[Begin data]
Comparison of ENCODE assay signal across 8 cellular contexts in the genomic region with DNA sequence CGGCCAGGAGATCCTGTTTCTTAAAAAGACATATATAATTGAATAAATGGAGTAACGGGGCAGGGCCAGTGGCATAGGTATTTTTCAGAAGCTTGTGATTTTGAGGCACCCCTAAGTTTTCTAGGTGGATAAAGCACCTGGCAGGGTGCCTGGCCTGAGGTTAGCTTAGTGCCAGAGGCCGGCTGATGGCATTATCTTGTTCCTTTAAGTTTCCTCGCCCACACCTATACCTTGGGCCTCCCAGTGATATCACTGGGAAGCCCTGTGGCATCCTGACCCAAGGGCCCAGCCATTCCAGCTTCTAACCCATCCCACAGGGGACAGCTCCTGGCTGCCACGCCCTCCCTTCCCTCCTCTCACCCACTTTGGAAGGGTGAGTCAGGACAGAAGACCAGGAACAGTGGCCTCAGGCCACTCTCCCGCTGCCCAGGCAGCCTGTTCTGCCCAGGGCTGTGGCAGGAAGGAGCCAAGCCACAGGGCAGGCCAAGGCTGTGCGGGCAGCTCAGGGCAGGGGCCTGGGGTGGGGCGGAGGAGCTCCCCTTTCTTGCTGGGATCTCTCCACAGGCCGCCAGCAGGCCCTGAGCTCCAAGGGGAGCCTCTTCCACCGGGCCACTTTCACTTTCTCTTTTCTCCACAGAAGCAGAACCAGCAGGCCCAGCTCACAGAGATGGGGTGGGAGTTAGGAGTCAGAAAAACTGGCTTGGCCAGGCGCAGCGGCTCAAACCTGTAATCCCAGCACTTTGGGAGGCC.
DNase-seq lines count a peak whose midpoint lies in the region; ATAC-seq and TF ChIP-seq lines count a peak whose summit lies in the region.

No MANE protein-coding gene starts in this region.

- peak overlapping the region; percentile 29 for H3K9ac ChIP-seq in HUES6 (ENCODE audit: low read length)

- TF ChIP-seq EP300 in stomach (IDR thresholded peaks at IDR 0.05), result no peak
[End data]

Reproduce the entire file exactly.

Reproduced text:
Comparison of ENCODE assay signal across 8 cellular contexts in the genomic region with DNA sequence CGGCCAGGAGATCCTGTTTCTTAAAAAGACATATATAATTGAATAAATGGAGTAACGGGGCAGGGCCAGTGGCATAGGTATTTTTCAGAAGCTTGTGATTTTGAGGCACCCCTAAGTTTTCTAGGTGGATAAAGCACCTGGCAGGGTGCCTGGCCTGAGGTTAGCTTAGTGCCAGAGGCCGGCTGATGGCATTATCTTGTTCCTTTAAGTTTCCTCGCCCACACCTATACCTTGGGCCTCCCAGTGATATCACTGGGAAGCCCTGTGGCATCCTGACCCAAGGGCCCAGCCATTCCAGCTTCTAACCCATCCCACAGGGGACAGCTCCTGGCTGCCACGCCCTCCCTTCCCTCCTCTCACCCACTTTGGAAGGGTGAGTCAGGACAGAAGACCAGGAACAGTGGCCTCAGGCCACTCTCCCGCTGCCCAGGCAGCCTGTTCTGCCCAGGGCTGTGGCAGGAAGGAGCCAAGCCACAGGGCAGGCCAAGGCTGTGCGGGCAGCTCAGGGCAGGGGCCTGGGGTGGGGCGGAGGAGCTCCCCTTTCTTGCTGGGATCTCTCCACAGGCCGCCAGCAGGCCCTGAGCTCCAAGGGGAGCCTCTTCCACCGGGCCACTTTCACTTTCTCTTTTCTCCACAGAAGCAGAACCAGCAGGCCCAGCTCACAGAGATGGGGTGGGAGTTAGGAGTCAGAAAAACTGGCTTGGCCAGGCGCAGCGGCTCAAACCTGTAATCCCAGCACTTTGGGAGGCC.
DNase-seq lines count a peak whose midpoint lies in the region; ATAC-seq and TF ChIP-seq lines count a peak whose summit lies in the region.

No MANE protein-coding gene starts in this region.

- peak overlapping the region; percentile 29 for H3K9ac ChIP-seq in HUES6 (ENCODE audit: low read length)

- TF ChIP-seq EP300 in stomach (IDR thresholded peaks at IDR 0.05), result no peak